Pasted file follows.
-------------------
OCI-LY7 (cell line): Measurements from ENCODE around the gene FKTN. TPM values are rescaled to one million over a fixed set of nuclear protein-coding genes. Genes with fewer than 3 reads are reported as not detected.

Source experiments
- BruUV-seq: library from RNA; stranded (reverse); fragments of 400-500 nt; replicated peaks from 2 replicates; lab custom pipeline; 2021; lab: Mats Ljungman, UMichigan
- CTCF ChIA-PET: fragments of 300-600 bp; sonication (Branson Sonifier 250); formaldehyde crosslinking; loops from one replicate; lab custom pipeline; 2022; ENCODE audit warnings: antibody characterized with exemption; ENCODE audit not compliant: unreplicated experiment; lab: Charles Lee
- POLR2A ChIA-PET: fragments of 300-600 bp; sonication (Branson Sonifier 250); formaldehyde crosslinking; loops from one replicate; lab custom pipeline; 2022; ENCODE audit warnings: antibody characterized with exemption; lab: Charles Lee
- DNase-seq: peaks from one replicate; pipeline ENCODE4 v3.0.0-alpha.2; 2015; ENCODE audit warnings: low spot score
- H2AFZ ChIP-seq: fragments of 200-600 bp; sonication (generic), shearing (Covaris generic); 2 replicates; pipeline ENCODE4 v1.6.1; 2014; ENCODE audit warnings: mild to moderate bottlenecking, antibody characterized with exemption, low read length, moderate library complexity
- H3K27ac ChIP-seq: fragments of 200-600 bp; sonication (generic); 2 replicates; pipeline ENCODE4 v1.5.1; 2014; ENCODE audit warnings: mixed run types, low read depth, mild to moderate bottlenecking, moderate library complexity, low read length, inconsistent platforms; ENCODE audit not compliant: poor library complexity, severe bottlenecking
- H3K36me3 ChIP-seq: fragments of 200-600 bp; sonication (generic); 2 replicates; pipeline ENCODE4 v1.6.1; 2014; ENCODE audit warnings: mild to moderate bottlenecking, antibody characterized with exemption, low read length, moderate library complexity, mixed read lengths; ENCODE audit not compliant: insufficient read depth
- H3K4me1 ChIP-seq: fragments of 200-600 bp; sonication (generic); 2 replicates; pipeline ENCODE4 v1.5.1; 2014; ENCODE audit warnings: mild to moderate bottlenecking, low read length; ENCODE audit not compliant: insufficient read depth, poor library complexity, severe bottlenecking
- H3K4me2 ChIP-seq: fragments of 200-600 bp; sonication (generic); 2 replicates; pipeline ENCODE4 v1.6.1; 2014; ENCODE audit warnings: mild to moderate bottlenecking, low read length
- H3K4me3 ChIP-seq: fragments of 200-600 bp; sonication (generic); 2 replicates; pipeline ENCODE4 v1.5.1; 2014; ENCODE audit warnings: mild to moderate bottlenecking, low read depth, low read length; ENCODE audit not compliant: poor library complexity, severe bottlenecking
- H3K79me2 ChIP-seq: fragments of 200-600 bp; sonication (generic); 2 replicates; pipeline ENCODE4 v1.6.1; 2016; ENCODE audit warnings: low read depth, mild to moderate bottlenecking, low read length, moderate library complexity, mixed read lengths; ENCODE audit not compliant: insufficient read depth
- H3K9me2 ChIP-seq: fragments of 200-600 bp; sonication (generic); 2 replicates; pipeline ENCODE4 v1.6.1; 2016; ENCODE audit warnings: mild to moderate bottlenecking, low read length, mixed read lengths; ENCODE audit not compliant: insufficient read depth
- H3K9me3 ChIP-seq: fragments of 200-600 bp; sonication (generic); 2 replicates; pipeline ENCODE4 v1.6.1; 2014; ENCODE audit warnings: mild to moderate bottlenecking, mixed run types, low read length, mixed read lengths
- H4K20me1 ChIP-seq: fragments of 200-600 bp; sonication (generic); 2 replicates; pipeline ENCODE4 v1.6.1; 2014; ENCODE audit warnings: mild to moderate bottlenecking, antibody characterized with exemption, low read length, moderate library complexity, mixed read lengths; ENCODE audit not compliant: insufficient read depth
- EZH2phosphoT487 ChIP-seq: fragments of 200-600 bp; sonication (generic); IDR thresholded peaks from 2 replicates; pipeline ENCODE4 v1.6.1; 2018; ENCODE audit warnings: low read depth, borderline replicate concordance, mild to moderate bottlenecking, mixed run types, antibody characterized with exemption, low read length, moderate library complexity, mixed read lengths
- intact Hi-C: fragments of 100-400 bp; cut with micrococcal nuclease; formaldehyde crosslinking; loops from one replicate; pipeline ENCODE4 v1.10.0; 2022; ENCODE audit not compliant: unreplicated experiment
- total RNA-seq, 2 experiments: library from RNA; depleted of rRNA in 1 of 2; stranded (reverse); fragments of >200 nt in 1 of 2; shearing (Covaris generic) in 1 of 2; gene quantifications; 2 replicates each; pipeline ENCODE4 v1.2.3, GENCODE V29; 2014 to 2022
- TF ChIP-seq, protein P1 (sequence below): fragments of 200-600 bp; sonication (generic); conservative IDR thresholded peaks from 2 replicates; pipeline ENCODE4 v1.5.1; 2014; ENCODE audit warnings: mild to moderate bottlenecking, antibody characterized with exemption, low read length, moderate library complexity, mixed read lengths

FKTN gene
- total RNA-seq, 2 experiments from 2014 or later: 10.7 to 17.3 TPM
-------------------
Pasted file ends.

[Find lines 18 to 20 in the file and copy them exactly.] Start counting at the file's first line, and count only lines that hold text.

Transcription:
- intact Hi-C: fragments of 100-400 bp; cut with micrococcal nuclease; formaldehyde crosslinking; loops from one replicate; pipeline ENCODE4 v1.10.0; 2022; ENCODE audit not compliant: unreplicated experiment
- total RNA-seq, 2 experiments: library from RNA; depleted of rRNA in 1 of 2; stranded (reverse); fragments of >200 nt in 1 of 2; shearing (Covaris generic) in 1 of 2; gene quantifications; 2 replicates each; pipeline ENCODE4 v1.2.3, GENCODE V29; 2014 to 2022
- TF ChIP-seq, protein P1 (sequence below): fragments of 200-600 bp; sonication (generic); conservative IDR thresholded peaks from 2 replicates; pipeline ENCODE4 v1.5.1; 2014; ENCODE audit warnings: mild to moderate bottlenecking, antibody characterized with exemption, low read length, moderate library complexity, mixed read lengths